This interface will soon cease to be publicly available. Use the new interface instead. Click here to switch over now.

Cookies on our website

We use cookies on this website, mainly to provide a secure browsing experience but also to collect statistics on how the website is used. You can find out more about the cookies we set, the information we store and how we use it on the cookies page.

Skaldic Poetry of the Scandinavian Middle Ages

login: password: stay logged in: help

Anonymous Poems (Anon)

VII. Pétrsdrápa (Pét) - 54

not in Skj

Pétrsdrápa (‘Drápa about the Apostle Peter’) — Anon PétVII

David McDougall 2007, ‘ Anonymous, Pétrsdrápa’ in Margaret Clunies Ross (ed.), Poetry on Christian Subjects. Skaldic Poetry of the Scandinavian Middle Ages 7. Turnhout: Brepols, pp. 796-844. <> (accessed 6 July 2022)

 1   2   3   4   5   6   7   8   9   10   11   12   13   14   15   16   17   18   19   20   21   22   23   24   25   26   27   28   29   30   31   32   33   34   35   36   37   38   39   40   41   42   43   44   45   46   47   48   49   50   51   52   53   54 

Skj: [Anonyme digte og vers XIV]: [B. 7]. En drape om apostlen Peder, Pétrsdrápa (AII, 500-8, BII, 545-58)

SkP info: VII, 796-844


old edition introduction edition manuscripts transcriptions concordance references search files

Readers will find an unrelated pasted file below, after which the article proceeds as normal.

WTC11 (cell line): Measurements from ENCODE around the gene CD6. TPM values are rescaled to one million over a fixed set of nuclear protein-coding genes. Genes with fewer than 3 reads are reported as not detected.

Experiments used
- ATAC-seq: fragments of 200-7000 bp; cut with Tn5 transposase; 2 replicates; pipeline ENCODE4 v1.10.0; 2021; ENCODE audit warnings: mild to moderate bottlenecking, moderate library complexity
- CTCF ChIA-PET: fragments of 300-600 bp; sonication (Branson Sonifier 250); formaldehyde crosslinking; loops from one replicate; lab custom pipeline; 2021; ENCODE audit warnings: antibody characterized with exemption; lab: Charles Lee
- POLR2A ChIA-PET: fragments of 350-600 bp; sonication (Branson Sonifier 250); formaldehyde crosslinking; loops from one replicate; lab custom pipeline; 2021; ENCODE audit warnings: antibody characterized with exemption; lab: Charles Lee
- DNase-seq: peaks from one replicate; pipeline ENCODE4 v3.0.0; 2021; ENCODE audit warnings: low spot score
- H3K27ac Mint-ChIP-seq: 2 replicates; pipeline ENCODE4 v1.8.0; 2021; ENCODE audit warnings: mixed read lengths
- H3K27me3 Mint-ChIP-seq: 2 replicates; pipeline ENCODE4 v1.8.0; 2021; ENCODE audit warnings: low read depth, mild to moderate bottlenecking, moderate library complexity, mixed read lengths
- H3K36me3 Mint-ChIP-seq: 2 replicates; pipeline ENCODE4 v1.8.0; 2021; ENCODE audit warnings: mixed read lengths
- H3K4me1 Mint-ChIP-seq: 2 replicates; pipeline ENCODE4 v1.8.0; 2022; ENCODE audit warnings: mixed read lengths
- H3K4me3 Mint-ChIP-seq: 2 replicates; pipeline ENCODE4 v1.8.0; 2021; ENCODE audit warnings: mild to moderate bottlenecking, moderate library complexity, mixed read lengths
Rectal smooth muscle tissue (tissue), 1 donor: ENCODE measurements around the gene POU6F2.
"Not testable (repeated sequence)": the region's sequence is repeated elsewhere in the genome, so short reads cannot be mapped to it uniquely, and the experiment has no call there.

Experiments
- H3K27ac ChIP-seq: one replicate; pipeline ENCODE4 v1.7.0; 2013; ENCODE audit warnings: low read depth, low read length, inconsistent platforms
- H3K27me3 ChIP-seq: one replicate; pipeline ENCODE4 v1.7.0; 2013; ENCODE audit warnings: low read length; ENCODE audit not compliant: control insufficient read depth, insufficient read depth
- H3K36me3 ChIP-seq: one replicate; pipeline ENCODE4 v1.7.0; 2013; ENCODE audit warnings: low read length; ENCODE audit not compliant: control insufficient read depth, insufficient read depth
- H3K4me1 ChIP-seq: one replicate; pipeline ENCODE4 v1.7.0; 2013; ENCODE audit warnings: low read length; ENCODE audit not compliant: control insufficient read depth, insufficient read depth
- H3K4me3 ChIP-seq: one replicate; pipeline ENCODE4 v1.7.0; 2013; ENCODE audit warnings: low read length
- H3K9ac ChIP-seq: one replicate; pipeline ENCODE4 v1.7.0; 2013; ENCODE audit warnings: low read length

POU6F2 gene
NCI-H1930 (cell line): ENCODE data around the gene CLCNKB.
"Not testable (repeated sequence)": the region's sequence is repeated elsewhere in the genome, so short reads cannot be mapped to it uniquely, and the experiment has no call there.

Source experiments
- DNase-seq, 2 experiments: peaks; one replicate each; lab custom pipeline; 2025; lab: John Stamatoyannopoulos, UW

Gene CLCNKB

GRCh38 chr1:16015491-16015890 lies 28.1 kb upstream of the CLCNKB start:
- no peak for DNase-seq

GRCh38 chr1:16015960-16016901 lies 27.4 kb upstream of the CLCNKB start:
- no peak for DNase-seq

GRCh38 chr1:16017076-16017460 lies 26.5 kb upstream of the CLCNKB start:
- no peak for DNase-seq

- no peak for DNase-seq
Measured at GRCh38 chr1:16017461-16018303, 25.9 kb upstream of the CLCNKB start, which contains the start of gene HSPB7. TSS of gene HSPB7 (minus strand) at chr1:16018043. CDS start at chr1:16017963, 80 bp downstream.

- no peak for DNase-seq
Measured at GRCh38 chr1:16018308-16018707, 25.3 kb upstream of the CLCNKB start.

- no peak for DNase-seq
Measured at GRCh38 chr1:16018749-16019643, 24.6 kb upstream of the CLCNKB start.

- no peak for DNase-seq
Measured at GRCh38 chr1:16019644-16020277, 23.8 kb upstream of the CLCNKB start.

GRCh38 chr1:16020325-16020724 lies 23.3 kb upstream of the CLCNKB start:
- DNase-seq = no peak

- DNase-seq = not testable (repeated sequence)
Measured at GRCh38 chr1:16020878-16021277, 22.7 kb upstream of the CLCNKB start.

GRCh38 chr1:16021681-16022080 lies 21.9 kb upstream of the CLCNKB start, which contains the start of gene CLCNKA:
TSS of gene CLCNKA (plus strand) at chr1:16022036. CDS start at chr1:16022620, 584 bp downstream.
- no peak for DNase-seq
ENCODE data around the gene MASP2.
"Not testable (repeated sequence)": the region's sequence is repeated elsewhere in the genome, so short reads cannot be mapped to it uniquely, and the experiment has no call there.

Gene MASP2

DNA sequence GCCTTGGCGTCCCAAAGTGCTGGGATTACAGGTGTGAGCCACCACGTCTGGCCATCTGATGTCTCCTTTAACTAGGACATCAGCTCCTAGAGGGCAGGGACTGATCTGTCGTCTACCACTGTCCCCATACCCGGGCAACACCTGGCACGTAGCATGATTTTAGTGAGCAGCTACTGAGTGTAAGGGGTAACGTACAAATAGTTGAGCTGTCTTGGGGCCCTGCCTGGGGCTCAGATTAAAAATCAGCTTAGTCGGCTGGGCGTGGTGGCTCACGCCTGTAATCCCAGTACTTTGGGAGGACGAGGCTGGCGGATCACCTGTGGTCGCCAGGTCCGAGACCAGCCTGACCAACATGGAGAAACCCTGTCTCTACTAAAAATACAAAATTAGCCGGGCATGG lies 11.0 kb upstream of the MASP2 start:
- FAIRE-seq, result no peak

The extant text of PétrsdrápaDrápa about the Apostle Peter’ (Anon Pét) consists of 54 dróttkvætt sts. There are a considerable number of metrical irregularities in Pét, doubtless because of the poem’s late date, and these are greater in the second half (cf. sts 18, 20, 26, 27, 28 [skjalfhent], 31, 33, 36, 42). Pét is a stefjadrápa with two refrains, the placement of which suggests some broad section-divisions based on subject matter. Sts 1 to 8 form an introduction in which the author professes his faith, confesses past sins, pleads for mercy from God and Mary, and begs indulgence of his listeners. Sts 9 to 36 deal (for the most part) with Peter’s early discipleship: (inter alia) his vocation, his attempt to walk to Christ on the sea, his earning of the name Cephas/Petrus, his presence at the Transfiguration, his vow never to abandon his master. Sts 38 to 48, framed by the two stef ‘refrains’ (sts 37 and 49), focus on Peter’s role in the Passion story: his attempt to defend Jesus in Gethsemane, his threefold denial and bitter remorse, Christ’s appearance to him after the Resurrection to offer forgiveness and consolation. The remaining sts (50-4) deal with some of the ‘acts’ of Peter after the Ascension: his miraculous deliverance from prison (Acts III.1-10), his cure of a lame beggar (Acts III.1-6), his revivification of Tabitha in Joppa (Acts IX.36-42). The poem ends abruptly with an account of his healing of Eneas in Lydda (Acts IX.32-5).